Reintroducing Season 2 of the Podcast for Nerdy Christians

In August 2019, Carrie Combs and I launched the Podcast for Nerdy Christians, and we’ve had a blast ever since sharing discussions at the intersection of our faith and our nerdiness. Sometimes we joke that we created the podcast so we could talk about all the nerdy things that we can’t fit into our sermons.

As we prepare for Season Four this fall, I’m reissuing the earlier episodes here to get you caught up. Why start with Season 2? Because we were still getting our stuff together during Season 1, so go back and listen if you like Season 2.

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Grace-Full

Sermon for Sunday, July 4, 2021 || Proper 9B || 2 Corinthians 12:2-10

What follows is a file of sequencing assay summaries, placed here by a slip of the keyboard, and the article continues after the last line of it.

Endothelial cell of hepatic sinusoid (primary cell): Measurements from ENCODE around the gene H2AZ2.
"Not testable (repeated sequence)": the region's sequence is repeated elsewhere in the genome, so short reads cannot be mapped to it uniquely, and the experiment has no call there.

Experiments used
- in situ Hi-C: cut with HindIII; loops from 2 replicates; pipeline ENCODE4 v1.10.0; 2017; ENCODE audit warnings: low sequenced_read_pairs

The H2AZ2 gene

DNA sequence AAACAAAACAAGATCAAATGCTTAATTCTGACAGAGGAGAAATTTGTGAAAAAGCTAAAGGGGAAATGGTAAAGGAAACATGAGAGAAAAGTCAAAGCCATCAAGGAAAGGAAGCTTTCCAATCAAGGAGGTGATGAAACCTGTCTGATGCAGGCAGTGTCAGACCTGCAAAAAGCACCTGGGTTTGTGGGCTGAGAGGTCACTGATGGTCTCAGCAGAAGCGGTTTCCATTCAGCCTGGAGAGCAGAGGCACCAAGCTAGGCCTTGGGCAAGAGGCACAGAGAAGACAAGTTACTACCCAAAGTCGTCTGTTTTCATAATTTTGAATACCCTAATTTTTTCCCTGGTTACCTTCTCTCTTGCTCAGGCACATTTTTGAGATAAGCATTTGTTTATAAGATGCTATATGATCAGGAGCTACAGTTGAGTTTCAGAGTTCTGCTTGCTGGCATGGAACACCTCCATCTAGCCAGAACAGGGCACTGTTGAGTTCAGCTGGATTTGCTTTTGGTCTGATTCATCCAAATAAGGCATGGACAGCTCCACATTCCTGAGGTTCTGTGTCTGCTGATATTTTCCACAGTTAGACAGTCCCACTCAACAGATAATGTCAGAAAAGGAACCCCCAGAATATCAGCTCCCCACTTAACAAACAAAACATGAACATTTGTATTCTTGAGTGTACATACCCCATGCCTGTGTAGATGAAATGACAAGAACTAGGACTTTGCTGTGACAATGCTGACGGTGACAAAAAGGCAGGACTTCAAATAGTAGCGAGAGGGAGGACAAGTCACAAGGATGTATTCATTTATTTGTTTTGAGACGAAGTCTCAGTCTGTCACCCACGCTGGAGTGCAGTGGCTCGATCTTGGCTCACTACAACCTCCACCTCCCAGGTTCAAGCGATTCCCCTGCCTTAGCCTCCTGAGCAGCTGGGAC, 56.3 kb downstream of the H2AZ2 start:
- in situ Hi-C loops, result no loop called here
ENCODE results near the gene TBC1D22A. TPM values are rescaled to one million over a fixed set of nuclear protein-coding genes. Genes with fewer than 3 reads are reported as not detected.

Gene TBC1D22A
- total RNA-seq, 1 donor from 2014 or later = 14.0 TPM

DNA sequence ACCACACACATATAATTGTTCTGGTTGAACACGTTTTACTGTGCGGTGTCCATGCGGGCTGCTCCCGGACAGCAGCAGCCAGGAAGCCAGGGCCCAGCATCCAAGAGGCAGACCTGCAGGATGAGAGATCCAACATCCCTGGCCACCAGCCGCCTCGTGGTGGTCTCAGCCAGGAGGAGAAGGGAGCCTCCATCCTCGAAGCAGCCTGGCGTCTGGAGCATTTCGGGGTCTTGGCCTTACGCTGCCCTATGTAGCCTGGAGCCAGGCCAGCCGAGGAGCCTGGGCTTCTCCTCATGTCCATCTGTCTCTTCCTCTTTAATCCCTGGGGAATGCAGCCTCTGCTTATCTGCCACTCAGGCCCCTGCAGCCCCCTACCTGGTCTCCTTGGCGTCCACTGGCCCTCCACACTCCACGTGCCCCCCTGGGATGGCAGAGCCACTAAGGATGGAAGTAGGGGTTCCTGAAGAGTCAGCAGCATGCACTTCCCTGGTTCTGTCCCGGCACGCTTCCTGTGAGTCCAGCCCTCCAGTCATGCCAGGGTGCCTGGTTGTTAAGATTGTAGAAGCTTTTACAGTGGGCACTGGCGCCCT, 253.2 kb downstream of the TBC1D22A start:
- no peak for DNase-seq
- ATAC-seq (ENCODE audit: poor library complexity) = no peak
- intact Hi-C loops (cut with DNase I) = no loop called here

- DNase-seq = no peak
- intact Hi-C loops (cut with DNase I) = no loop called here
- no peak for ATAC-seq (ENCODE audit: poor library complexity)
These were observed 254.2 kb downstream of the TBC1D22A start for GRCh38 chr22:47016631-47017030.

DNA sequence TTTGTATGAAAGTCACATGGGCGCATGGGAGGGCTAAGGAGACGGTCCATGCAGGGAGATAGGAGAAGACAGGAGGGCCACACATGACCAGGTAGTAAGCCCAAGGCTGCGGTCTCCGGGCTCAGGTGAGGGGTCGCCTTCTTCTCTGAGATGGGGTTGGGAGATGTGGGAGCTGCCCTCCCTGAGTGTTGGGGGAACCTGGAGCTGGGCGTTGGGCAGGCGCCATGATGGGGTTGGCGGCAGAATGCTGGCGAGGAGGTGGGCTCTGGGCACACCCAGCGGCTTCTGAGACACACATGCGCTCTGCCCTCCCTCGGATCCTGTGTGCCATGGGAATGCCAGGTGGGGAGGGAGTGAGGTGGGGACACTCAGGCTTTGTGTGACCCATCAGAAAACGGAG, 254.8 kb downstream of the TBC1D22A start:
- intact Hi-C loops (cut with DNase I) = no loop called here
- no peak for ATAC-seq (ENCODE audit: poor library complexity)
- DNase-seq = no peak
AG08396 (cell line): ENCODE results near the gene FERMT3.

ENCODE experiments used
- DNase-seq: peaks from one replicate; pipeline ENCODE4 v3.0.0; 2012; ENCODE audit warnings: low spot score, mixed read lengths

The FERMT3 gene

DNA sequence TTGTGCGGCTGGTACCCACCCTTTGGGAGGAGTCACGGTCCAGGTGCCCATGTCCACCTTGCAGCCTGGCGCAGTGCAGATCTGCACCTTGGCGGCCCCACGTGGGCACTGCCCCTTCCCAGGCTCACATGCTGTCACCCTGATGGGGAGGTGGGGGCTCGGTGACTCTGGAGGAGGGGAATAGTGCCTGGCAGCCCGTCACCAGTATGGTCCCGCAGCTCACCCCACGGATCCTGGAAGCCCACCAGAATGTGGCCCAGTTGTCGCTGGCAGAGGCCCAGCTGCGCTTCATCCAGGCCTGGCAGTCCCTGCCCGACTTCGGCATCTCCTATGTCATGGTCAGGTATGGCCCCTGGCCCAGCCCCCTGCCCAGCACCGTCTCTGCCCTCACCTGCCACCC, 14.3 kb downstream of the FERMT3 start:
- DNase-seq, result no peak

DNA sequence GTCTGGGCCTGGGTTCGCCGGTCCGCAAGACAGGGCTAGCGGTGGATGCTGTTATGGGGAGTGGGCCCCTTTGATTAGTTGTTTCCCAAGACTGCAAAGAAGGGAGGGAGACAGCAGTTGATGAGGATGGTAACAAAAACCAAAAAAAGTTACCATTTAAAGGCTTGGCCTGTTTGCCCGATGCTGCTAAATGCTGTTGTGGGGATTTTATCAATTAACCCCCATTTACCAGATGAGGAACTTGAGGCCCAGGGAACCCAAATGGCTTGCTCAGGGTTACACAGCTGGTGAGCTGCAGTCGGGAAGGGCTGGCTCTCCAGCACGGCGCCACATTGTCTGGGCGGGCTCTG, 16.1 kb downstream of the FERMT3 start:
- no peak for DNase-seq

There’s an old standby in American culture that when a job interviewer asks you about your biggest weaknesses, you end up turning the question around so that you actually talk about your strengths. What are your biggest weaknesses? “Oh, I suppose sometimes I work too hard. Sometimes I’m just too welcoming of others’ feedback. Sometimes I care a bit too much.” Now, it is true that someone’s weakness can be their strength taken to an extreme. But I wonder if we all know this particular interviewing convention because revealing our actual weaknesses is something that our culture trains us simply not to do.

And so when we read Paul’s words from this morning’s lesson, they probably sound wrong to our ears: “[The Lord] said to me, ‘My grace is sufficient for you, for power is made perfect in weakness.’”

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Two Hands

Sermon for Sunday, June 27, 2021 || Proper 8B || Mark 5:21-43